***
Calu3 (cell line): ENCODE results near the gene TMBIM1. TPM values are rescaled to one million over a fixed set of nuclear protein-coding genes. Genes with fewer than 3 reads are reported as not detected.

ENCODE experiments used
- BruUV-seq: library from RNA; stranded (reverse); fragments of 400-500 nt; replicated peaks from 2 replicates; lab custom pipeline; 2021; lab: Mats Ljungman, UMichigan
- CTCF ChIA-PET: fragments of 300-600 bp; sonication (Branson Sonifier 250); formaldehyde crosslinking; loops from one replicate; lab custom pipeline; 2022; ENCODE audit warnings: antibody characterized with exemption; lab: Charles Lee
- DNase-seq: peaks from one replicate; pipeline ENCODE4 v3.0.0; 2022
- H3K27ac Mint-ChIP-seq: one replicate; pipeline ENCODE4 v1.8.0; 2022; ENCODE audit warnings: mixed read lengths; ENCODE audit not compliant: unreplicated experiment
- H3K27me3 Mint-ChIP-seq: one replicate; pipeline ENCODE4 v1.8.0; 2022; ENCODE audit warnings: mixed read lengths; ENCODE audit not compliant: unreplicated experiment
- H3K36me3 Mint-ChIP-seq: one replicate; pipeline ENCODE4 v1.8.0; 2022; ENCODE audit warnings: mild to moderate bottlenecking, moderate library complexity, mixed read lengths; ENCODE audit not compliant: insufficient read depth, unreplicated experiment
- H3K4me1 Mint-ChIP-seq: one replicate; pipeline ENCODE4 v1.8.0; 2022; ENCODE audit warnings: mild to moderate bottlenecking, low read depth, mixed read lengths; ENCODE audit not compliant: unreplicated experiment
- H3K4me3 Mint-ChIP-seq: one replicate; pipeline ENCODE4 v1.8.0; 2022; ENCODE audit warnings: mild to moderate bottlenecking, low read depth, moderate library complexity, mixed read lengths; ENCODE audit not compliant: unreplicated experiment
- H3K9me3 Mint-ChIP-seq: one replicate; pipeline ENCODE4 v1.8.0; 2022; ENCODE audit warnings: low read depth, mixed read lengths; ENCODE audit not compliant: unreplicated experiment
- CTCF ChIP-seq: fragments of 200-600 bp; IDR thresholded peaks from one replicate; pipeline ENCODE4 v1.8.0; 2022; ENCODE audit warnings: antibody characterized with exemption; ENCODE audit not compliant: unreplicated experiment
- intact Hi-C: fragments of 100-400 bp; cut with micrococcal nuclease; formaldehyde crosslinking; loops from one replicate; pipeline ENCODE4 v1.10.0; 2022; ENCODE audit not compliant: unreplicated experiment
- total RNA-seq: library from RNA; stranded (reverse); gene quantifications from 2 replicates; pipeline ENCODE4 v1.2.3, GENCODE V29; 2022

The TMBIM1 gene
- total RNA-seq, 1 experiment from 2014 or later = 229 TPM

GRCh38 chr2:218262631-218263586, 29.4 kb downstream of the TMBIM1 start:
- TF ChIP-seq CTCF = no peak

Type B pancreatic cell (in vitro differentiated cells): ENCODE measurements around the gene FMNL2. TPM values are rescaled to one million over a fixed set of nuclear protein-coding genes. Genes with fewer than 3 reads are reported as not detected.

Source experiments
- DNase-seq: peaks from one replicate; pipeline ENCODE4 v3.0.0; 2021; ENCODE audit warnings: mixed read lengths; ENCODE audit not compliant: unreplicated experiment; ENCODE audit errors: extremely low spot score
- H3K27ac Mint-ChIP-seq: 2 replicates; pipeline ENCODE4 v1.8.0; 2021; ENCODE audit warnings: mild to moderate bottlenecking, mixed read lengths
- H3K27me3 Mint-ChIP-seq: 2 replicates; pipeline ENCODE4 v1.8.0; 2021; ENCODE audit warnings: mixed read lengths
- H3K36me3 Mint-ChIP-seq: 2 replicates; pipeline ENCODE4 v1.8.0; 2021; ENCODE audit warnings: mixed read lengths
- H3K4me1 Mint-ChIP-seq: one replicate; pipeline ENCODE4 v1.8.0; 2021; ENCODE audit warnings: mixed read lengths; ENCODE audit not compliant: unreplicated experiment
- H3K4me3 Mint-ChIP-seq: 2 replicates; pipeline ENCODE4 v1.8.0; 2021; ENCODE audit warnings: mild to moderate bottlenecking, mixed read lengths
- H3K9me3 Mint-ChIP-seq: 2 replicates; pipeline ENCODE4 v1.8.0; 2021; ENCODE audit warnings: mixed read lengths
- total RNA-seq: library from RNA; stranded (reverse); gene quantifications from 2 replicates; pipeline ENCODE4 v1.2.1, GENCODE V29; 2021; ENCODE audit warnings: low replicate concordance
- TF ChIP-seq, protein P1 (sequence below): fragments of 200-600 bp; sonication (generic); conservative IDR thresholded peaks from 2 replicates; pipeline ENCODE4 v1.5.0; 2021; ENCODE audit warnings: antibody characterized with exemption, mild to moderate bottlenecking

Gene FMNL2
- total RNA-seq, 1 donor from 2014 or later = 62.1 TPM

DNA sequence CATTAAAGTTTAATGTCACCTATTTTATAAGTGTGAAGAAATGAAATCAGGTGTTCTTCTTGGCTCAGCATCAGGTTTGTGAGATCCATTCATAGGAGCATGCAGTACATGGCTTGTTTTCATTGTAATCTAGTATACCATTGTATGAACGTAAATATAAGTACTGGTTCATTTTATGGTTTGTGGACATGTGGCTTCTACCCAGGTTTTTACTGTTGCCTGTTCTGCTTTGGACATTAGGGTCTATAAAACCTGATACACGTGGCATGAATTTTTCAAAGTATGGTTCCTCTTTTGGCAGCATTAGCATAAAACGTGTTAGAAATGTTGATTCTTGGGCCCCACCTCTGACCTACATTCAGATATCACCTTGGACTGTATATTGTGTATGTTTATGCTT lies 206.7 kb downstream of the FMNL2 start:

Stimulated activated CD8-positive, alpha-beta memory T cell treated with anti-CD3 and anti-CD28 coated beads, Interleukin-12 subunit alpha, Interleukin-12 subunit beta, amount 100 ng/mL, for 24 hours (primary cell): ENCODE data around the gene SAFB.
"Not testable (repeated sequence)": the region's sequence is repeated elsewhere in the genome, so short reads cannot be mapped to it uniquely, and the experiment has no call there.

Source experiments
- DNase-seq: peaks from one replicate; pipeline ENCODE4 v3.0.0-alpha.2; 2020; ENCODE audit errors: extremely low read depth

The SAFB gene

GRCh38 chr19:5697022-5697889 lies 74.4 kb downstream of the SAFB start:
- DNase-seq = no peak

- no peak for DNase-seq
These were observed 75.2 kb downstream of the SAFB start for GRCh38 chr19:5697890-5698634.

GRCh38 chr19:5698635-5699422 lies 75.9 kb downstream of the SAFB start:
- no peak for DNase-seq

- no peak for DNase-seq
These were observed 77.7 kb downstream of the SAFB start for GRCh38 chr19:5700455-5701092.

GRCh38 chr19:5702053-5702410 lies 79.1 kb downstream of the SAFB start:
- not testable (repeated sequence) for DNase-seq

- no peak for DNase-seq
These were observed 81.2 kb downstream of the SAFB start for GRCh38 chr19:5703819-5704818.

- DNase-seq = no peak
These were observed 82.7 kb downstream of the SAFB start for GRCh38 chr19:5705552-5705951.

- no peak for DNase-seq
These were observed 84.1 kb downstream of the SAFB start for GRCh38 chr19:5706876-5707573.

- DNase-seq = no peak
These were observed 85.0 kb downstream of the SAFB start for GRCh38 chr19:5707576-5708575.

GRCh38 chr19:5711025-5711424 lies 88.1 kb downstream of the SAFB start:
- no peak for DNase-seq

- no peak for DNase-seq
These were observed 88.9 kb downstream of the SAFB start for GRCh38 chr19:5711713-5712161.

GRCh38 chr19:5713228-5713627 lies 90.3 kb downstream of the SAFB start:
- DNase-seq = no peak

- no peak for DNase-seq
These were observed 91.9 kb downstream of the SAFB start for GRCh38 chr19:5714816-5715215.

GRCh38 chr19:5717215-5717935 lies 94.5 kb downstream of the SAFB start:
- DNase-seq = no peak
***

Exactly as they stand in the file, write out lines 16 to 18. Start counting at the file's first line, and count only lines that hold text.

- total RNA-seq, 1 experiment from 2014 or later = 229 TPM

GRCh38 chr2:218262631-218263586, 29.4 kb downstream of the TMBIM1 start:
- TF ChIP-seq CTCF = no peak